NRCC Wants to Make Vine Attack Ads a Thing With S. Carolina Congressional Race
BY Miranda Neubauer | Friday, April 12 2013
The NRCC has launched what it says is the first political attack ad in the form of a six-second Vine video in the House race in South Carolina's First District, where Elizabeth Colbert Busch, sister of Stephen Colbert, is running against former South Carolina Governor Mark Sanford.
The video flashes several images meant to show regular people while the text and voice commentary offer the message: "Elizabeth Colbert Bush and the Labor Unions mean fewer jobs for South Carolina."
Gerrit Lansing, digital director of the NRCC, said the ad was an effort to try something new and to "push the envelope."
"I think it has the potential to become a legitimate medium for political ads," he said, taking advantage of a digestible format that can capture a short attention span. "We're only beginning to scratch the surface of trying to tell a story in six seconds or a series of six second ads."
So far, Lansing said, the NRCC is only promoting the ad through its own channels, with a decision over whether to run it in paid ad form to follow over the next weeks.
He explained that the message in the ad referred to union efforts aimed at preventing the opening of a Boeing plant in South Carolina that would bring a thousand jobs to the state.
Lansing suggested that the success of such an ad format could begin to influence traditional advertising, such as through an increase in 15-second political TV ads. The NRCC recently revamped its website in a style that many outlets, including the National Journal and the Atlantic, reported was an emulation of Buzzfeed. Another post yesterday on the NRCC's website has the headline "How President Obama’s plan completely ignores Washington’s spending problem – in 4 CHIFs (Charts Made of GIFs)."
"The Internet format that is more enjoyable and light-hearted is bleeding into off-line formats," he said, as it moves far beyond "tweeting your press release." Lansing said the NRCC has an advantage because its young staff and structure allow the committee to be "creative and move fast," while he called the Democratic committees "old, uncreative and slow."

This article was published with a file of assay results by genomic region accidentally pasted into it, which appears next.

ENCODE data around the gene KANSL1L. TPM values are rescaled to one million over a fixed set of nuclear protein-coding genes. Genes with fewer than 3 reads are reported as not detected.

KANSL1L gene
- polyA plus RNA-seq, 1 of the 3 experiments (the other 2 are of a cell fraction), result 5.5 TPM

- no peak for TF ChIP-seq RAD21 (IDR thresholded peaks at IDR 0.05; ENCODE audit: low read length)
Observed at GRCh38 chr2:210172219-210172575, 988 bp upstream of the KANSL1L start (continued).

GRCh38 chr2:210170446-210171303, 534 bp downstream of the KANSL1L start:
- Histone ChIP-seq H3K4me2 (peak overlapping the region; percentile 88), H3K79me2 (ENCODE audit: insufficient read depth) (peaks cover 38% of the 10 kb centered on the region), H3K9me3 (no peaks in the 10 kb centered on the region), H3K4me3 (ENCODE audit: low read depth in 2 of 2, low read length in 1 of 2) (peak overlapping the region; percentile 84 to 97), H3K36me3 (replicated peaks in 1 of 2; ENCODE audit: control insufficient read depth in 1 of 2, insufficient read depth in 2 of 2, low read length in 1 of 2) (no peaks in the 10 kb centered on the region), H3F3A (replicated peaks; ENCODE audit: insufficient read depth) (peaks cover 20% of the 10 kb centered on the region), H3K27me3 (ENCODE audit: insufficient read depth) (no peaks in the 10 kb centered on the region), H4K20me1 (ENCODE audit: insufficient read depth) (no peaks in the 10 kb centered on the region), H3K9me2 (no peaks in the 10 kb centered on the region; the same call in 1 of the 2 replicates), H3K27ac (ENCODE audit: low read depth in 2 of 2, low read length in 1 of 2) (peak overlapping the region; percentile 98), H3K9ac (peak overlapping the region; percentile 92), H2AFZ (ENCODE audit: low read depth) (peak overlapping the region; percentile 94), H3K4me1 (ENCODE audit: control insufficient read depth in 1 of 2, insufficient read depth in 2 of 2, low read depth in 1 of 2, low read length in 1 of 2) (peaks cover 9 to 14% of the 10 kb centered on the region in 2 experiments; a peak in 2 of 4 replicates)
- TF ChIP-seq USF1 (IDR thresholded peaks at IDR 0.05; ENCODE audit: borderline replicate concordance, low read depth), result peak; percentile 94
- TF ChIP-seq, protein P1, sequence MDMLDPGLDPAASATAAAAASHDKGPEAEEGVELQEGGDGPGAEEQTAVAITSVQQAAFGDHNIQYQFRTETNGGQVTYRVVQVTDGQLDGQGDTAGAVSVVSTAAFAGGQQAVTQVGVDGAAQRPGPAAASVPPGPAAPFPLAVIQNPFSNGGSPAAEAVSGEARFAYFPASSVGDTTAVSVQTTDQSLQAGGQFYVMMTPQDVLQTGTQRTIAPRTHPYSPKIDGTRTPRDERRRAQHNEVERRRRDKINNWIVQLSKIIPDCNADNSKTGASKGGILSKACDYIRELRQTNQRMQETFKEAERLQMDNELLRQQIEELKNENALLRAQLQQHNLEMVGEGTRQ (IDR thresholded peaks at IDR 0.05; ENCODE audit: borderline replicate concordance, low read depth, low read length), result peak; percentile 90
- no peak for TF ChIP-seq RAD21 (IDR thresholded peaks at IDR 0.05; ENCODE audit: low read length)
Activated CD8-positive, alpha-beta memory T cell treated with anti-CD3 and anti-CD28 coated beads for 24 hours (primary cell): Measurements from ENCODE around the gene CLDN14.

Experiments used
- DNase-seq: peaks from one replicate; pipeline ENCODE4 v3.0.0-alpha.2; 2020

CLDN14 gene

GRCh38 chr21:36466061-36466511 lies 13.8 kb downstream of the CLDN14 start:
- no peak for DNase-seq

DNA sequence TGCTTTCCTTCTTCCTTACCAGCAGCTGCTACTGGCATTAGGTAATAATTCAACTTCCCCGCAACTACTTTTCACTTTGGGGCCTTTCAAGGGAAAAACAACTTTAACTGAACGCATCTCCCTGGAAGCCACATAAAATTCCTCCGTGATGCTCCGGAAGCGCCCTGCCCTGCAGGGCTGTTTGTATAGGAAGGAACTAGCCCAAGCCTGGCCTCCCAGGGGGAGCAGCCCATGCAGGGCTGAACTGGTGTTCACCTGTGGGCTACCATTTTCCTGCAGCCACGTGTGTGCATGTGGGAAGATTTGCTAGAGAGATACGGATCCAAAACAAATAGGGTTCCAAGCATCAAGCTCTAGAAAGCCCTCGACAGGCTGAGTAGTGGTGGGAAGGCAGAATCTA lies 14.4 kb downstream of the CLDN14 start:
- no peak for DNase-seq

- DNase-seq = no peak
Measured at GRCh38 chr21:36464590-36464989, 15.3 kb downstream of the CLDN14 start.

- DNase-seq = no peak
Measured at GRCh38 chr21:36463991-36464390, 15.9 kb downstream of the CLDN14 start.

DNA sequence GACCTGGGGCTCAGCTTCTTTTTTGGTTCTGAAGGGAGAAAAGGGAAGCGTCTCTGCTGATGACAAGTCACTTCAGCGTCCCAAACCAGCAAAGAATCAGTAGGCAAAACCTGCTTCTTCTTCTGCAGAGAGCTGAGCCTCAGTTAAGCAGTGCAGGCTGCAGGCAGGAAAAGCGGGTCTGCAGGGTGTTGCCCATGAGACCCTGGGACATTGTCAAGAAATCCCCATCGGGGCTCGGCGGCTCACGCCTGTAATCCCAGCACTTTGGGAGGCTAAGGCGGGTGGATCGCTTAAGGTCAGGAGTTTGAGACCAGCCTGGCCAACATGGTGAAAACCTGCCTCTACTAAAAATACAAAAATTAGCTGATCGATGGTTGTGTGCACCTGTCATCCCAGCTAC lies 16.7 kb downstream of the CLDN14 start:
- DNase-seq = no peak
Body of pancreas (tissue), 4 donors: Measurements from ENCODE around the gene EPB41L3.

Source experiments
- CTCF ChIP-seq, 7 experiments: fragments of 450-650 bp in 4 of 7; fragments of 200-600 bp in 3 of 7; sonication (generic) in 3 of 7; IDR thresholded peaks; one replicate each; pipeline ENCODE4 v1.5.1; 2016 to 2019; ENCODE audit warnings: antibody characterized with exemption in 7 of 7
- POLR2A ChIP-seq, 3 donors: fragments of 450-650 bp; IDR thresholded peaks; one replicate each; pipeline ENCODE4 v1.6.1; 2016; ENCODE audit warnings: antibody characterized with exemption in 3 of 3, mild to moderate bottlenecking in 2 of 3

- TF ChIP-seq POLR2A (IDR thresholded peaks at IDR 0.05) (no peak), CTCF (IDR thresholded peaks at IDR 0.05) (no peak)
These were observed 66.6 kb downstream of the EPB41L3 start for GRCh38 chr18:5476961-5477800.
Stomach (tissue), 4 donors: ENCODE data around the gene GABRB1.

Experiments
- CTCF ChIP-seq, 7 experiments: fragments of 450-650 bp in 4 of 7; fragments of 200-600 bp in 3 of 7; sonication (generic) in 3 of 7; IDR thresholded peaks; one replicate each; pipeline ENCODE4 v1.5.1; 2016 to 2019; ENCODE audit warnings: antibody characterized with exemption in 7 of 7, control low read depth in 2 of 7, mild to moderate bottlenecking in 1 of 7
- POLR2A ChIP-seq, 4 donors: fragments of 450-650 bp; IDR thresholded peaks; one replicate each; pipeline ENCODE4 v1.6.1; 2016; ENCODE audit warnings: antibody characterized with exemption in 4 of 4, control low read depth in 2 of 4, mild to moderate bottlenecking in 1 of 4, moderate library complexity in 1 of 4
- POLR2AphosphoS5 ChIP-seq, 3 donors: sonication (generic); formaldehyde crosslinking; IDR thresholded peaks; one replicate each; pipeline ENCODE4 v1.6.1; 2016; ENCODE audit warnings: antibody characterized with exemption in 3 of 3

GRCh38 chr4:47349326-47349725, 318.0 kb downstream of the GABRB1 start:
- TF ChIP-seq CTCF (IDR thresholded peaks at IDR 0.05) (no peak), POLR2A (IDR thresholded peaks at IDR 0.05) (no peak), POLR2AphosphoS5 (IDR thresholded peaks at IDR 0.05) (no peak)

On its Facebook page the DCCC, iin addition to drumming up support for President Obama's agenda, has repeatedly promoted Colbert Busch's candidacy and her connection with Stephen Colbert, and highlighting a CNN opinion piece on Sanford's "woman problem."
While Stephen Colbert has participated in several fundraisers for his sister, she has not yet appeared on his show, although he has dedicated two segments to her candidacy over the course of the Democratic and Republican primaries in the race.
Other support on the Democratic side for Colbert-Busch has come from New York Senator Kirsten Gillibrand, who has been promoting fundraising for her campaign on social media through Act Blue and her Off the Sidelines campaign aimed at encouraging women to participate in public life.
Earlier this week, Colbert Busch released her first TV ad of the general election, which is on May 7, emphasizing her independence.
In a post on April 5, Micah Cohen analyzed for FiveThirtyEight how the Colbert Bush and Sanford race could turn out to be competitive. He noted that the district was still heavily Republican, though not overwhelmingly so, and that since being redrawn after the 2010 census, the population was more moderately conservative, focused on fiscal restraint rather than cultural conservatism. "While on its own, the First District’s fiscal conservatism may not help Ms. Colbert Busch,....the fact that the district is less socially conservative means fewer voters may disqualify Ms. Colbert Busch for her support of same-sex marriage and abortion rights," he wrote. He also noted that Public Policy Polling recently found Sanford's unfavorability ratings to be high, which he attributed to Sanford's well-known marital scandal.
Through the end of February, Colbert Bush had raised $309,559, while Sanford's campaign had raised $412,707 by mid March.
The Wall Street Journal also noted in a post today that Democratic-leaning group American Bridge 21st Century used a Vine video excerpted from a longer video targeting Ken Cuccinelli, the Virginia attorney general and a Republican candidate for Governor of Virginia, earlier this year.
This post has been updated